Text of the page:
Safety Tips for Fast Cornering on Any Bike
When serious cyclists aren’t on the bike, they often daydream about their favorite parts of the ride. One scene that often comes to mind is the downhill corner. Very few moments in the ride can compare to the thrill of this one.
“There’s a certain harmony of bike and cyclist working in concert to maximize cornering speed, with minimal or no braking,” says longtime cycling coach Darryl MacKenzie.
Still, this joyous moment can be cut short if you don’t know how to handle a sharp, downhill turn. Taking it properly involves attentiveness to several important areas — and a specific approach at each key point in the turn. Read on to learn how Coach Darryl tackles fast cornering on the bike.
The 2 Extremes of Downhill Cornering
Two extremes can dampen the fun of a fast downhill turn. On the one hand — and most serious — is the obvious fact that downhill turns can be treacherous on the bike. If the road is wet or you take the turn too sharply, you could very well end up in the hospital.
Darryl witnessed this first-hand on one ride when he saw a rider take a sharp downhill corner, only to be airlifted off with serious injuries and a $15,000 bill shortly thereafter.
Because of the danger involved, some cyclists take the other approach with downhill turns: extreme caution. To avoid any semblance of risk, they brake hard going into the turn, creep around the corner, and then pedal back to speed after finishing. This may keep you safe, but it certainly takes all joy out of a good downhill corner.
Darryl used to ride regularly with a rider who took this approach. Not surprisingly, that rider ended every turn far behind the rest of the group.
4 Areas to Watch on Downhill Corners
The good news is that there is a way to avoid these extremes and tackle a downhill turn safely without losing the thrill. And it starts with paying attention to four key areas:
- Know the terrain. Oftentimes, you can’t see around corners. If you drive the route beforehand, however, you’ll know each turn and any important obstacles or features that could otherwise surprise you.
- Examine the road surface. Potholes or other road damage can sneak up on you quickly on a fast turn. Pay attention to the road as you ride so you’re prepared for any potential hazards.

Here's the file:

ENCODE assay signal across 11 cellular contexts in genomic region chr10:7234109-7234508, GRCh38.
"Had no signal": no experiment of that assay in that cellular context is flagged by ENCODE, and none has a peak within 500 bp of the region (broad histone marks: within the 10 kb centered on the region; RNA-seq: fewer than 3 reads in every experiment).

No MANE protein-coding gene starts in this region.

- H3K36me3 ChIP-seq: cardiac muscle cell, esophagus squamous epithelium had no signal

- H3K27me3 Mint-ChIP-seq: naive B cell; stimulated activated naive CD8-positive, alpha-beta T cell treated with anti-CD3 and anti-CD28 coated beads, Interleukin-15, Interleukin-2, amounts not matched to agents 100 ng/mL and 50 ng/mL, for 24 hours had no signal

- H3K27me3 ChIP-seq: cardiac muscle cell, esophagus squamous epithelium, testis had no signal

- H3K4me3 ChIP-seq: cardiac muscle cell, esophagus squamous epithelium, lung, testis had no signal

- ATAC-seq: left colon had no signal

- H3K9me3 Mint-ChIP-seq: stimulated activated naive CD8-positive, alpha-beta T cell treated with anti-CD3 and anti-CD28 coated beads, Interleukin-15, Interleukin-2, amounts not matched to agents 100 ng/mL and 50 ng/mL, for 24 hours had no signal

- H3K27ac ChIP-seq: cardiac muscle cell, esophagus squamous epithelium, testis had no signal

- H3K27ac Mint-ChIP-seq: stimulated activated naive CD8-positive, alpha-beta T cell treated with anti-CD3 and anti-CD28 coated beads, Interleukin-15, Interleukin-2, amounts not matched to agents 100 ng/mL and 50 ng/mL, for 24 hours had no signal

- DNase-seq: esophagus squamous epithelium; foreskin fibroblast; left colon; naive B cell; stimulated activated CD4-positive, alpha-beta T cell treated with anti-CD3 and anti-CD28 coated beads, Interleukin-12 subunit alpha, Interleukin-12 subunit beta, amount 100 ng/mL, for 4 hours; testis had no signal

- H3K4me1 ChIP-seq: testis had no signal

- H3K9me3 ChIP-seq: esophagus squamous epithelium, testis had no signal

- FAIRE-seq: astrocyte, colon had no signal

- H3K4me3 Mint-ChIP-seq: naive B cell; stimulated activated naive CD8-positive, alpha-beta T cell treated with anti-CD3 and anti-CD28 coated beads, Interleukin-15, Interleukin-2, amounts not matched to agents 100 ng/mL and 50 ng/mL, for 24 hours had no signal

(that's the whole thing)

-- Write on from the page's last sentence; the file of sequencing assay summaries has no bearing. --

- Watch the cyclists in front of you. As they take the turn, are they braking suddenly? Do they swerve? These are signs the turn might be treacherous, and you should slow down.
- Look at the road width. Understanding how much road you have to work with on your turn will help you prepare to navigate the turn properly, as we’ll discuss below.
How To Safely Navigate the 3 Sections of the Turn
If you’re attentive to the above areas, you’ll be much better prepared for the turn. Assuming everything looks safe and you’re clear to take the turn with speed, you need to be ready with the right approach. There are three key zones in a turn, and you should put yourself in the right position for each one.
For each of these, we’ll describe the correct positioning from the perspective of a right-hand turn.
1. The Approach
As you approach the turn, you need to get out as far as possible from the inside of the turn. As Darryl puts it, “take what the road gives you.”
Generally, for a right turn, you should get as far to the left side of your lane as you can. Never cross over into the oncoming lane, of course, and always check your rearview mirror to be sure everything looks safe. Once you start turning, pedal in an arc toward the inside of the lane as you approach the apex.
2. The Apex
As you move through the turn, get your bike as close as possible to the inside of the lane — in this case, the right side. Aim to be about 6–12 inches from the edge as you pass the apex.
Important safety note: Never brake during this part of the turn or as you’re leaning your body. If you do so, you risk sliding across the pavement. Braking should be reserved for before and after the turn when your body is upright.
3. The Exit
After you pass the apex, guide the bike through the turn and out toward the far edge of the lane again — in this case, the left edge of the lane. Again, glance at your rearview mirror to ensure you’re not getting in front of anyone.
Once you reach the edge of the lane and the road straightens out, steady the bike back into an upright position and finish out the turn back in the center of your lane.
Positioning yourself in this way throughout the turn will help you navigate the corner safely. If you have any trouble recalling where you should be, remember this final tip from Coach Darryl:
“Use as much of the road from side to side as you can safely.”
Image by Chris Hilber from Pixabay